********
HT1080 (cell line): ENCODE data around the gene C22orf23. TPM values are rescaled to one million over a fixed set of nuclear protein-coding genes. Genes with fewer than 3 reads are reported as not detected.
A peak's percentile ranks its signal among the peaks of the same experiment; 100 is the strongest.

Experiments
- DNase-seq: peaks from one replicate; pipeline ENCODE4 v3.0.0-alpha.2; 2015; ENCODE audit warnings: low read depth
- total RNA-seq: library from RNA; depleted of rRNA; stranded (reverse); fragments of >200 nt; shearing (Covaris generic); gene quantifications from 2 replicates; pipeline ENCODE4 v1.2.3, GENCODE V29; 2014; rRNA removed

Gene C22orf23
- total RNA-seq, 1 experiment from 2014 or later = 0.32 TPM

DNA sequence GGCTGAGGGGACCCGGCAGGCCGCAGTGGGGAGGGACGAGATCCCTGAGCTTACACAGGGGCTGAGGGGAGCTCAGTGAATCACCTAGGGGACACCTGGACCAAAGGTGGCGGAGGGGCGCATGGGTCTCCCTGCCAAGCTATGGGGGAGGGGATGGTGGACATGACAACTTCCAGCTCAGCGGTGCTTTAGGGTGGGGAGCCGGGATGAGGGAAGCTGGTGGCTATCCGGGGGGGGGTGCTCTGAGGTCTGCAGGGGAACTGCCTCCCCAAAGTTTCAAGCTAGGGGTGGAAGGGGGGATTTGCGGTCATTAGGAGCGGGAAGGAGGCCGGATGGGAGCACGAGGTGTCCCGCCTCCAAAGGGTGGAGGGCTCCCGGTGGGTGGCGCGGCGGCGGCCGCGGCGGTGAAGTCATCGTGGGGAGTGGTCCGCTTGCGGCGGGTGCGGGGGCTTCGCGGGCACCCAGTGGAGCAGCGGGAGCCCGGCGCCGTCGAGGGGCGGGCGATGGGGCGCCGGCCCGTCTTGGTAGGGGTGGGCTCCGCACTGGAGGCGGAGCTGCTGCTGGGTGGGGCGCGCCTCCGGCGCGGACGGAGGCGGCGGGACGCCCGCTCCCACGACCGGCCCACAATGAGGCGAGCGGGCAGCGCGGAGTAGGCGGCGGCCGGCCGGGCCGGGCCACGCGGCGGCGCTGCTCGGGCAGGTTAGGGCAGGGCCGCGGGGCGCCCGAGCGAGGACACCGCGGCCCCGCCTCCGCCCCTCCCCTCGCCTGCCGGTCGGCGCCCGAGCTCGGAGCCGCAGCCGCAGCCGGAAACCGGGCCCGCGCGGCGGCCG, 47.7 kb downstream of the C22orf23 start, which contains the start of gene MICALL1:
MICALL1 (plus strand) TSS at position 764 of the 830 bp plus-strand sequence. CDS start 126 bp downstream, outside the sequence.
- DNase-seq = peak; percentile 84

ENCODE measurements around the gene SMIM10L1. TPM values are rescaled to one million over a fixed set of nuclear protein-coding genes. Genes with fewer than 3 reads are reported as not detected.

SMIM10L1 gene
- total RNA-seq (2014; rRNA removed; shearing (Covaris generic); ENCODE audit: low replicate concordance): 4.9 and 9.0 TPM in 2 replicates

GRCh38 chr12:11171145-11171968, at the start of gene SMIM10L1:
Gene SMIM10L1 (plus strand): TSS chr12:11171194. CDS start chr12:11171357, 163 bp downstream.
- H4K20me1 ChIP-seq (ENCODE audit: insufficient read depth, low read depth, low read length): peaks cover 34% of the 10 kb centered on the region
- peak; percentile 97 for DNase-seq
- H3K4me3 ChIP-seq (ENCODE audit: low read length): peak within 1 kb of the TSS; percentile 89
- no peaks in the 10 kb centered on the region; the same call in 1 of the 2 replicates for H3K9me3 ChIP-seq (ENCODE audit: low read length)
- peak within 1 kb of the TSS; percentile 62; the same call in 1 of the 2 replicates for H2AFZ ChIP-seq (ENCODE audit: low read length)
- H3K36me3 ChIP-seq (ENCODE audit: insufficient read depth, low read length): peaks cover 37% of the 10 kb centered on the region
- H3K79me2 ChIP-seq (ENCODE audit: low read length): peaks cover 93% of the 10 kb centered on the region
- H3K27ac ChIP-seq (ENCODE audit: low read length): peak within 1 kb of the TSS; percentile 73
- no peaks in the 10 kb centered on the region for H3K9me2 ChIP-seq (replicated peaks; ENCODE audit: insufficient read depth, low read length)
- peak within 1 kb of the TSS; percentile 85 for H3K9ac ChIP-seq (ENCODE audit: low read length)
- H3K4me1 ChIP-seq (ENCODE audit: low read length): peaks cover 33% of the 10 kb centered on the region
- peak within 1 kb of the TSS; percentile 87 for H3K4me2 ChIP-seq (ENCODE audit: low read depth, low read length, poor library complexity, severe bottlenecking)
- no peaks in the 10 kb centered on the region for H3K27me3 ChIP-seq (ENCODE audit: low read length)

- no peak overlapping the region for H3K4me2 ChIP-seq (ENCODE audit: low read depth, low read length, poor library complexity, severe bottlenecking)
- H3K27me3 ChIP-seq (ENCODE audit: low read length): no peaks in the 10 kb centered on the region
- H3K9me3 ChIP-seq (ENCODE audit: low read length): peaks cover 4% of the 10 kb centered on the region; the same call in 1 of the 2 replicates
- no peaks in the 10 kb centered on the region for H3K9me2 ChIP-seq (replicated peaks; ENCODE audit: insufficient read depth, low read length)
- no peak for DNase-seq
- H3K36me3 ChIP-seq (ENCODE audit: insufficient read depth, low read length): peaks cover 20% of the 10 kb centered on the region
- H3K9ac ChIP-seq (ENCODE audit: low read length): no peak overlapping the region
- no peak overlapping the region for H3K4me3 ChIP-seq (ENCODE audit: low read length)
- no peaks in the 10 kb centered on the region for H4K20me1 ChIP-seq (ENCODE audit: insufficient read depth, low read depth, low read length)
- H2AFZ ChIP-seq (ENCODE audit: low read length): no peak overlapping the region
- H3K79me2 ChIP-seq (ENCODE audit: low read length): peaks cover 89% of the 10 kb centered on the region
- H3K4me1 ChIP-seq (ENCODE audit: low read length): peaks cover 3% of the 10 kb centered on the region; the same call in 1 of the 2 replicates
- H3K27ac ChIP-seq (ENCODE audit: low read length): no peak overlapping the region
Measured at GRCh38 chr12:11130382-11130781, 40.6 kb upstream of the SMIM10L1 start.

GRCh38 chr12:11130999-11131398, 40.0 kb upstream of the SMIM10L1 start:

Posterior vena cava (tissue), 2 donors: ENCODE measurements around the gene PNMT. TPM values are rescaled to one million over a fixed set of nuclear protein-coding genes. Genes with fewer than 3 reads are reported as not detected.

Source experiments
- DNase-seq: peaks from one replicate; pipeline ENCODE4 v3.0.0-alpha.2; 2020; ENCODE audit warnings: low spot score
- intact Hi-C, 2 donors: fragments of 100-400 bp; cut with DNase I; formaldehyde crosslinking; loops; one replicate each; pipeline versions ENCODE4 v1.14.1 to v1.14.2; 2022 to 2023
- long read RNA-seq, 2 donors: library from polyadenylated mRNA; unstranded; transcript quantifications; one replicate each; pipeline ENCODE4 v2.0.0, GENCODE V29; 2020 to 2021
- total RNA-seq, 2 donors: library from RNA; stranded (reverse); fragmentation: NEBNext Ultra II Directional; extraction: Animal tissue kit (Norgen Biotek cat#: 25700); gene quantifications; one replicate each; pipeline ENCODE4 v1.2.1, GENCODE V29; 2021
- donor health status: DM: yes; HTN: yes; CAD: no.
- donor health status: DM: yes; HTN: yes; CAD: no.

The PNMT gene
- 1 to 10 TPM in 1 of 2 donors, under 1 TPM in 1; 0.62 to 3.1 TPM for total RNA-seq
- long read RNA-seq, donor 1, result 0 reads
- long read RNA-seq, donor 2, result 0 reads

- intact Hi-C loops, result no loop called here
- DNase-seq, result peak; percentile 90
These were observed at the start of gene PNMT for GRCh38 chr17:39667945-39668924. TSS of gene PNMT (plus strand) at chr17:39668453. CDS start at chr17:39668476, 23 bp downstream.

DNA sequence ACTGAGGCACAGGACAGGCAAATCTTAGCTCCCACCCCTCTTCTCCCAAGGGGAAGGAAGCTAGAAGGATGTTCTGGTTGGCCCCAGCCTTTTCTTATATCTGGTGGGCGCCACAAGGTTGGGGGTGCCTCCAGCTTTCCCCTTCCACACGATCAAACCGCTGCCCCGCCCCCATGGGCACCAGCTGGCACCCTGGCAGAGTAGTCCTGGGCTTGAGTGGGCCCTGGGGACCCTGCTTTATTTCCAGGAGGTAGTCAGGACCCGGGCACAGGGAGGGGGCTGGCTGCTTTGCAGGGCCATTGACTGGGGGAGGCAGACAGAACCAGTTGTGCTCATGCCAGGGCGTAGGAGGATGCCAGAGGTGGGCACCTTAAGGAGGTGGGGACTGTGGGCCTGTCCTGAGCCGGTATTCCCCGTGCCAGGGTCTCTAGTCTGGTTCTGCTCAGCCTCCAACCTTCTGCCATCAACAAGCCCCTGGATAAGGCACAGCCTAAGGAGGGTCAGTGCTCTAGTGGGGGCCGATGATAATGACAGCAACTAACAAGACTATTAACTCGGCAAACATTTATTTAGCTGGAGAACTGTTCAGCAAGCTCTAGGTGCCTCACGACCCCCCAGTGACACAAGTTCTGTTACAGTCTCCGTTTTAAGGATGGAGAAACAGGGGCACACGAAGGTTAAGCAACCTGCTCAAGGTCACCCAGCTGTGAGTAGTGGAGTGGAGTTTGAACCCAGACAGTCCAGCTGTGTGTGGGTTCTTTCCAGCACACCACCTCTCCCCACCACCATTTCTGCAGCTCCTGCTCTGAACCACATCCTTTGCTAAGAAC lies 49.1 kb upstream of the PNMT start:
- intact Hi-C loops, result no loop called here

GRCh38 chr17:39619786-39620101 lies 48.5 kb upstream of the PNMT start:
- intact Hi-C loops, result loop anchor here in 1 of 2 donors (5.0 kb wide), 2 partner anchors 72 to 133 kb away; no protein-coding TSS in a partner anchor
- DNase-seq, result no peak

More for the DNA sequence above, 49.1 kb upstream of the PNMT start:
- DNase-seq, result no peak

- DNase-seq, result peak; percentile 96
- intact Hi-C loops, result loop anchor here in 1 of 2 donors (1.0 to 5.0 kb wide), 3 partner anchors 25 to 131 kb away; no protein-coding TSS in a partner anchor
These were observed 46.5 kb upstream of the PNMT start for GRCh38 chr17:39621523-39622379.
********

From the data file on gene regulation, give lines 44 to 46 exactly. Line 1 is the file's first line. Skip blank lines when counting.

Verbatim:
Posterior vena cava (tissue), 2 donors: ENCODE measurements around the gene PNMT. TPM values are rescaled to one million over a fixed set of nuclear protein-coding genes. Genes with fewer than 3 reads are reported as not detected.

Source experiments
- DNase-seq: peaks from one replicate; pipeline ENCODE4 v3.0.0-alpha.2; 2020; ENCODE audit warnings: low spot score